-1

I have written two small programs in which I declare a very small array.

Then I try to access values out of bounds.

The interesting thing I noticed that when I try to decrement the index I can decrement this very very further away. If I try to increment it the program crashes much faster.

This is my two codes and the results:

 #include<stdio.h>
 int main()
 {
     int i=0;                                                                
     int a[2];

     while(1)
     {
         a[-10000]=8;
         printf("i is: %d and the value a[i] is: %d\n",i,a[i]);
         i--;

      }

      return 0;
 }

The final lines of the result are:

i is: -3143957 the value of a[i] is: 0 i is: -3143958 the value of a[i] is: 0 i is: -3143959 the value of a[i] is: 0 i is: -3143960 the value of a[i] is: 0 i is: -3143961 the value of a[i] is: 0 i is: -3143962 the value of a[i] is: 0 i is: -3143963 the value of a[i] is: 0 i is: -3143964 the value of a[i] is: 0 Segmentation fault

However when I try to increment the index i

 #include<stdio.h>
 int main()
 {
     int i=0;                                                                
     int a[2];

     while(1)
     {
         a[-10000]=8;
         printf("i is: %d and the value a[i] is: %d\n",i,a[i]);
         i++;

      }

      return 0;
 }

I get the following result: i is: 2306 and the value a[i] is: 1869098813 i is: 2307 and the value a[i] is: 1764713837 i is: 2308 and the value a[i] is: 1634624869 i is: 2309 and the value a[i] is: 795175011 i is: 2310 and the value a[i] is: 1802724676 i is: 2311 and the value a[i] is: 7368564 i is: 2312 and the value a[i] is: 778121006 i is: 2313 and the value a[i] is: 7632239 i is: 2314 and the value a[i] is: 0 i is: 2315 and the value a[i] is: 0

The difference between how much I can go UP and how much I can go DOWN is HUGE. Why is that.

Some things to mention: I KNOW that this is undefined behavior. My question is strictly about WHY can I go much much further UP vs DOWN when going OUT OF BOUNDS of an array.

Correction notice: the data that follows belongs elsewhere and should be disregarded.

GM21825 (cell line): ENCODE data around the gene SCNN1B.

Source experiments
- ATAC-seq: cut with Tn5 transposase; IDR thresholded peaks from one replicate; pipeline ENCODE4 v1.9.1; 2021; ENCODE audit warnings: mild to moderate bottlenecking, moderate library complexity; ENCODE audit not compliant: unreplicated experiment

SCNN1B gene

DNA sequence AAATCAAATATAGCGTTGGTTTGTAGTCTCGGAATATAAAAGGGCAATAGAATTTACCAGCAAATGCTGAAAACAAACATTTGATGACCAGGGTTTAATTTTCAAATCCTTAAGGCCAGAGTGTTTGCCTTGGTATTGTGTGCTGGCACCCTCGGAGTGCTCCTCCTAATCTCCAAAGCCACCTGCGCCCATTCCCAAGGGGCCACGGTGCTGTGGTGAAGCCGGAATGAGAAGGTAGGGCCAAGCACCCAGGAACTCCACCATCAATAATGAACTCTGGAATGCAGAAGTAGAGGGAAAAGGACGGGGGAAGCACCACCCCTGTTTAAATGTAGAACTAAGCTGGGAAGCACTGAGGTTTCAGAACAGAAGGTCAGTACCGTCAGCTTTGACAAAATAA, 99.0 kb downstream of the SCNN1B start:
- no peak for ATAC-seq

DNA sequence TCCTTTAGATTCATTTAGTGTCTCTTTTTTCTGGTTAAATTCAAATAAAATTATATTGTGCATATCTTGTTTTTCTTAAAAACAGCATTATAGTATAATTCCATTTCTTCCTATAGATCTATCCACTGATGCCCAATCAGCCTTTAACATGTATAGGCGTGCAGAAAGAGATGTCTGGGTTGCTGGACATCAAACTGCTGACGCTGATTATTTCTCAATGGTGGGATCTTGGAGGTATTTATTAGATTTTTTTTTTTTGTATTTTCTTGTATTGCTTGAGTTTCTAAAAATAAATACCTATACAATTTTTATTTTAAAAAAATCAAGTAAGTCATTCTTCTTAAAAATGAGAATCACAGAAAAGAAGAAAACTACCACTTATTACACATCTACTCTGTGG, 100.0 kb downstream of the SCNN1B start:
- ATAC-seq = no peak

• Both behaviours are undefined, so what specifically happens on each run is going to be because of how that particular compiler decided to lay things out. It is totally arbitrary – Caleth Sep 14 '17 at 10:00
  • @Caleth you're correct it's UB but it's not completely arbitrary. The compiler is doing something deterministically. Although it's necessary to warn folk of the dangers of relying on UB in shipped code, IMO this kind of experimentation is healthy. Having an understanding of what the compiler is doing can also be very useful when debugging esp in C. – Alex Sep 14 '17 at 10:30
  • What the something is, is completely arbitrary. It is also permitted to not be deterministic – Caleth Sep 14 '17 at 11:20
  • @Caleth it is permitted to be non-deterministic but it very rarely is. It's also rarely arbitrary for a given compiler. Again, relying on the behaviour is fraught and should be avoided as far as possible. Understanding the behaviour seems entirely reasonable as a learning opportunity. – Alex Sep 14 '17 at 11:29
  • @Alex someone on the compiler team chose "push stack is increment sp" or "push stack is decrement sp". Someone else choose "sp starts at 0x00800000" or w/e. Those were arbitrary choices, from the pov of correctly implementing C semantics – Caleth Sep 14 '17 at 11:33
2

It is mostly coincidence that you can read more garbage by decrementing than incrementing.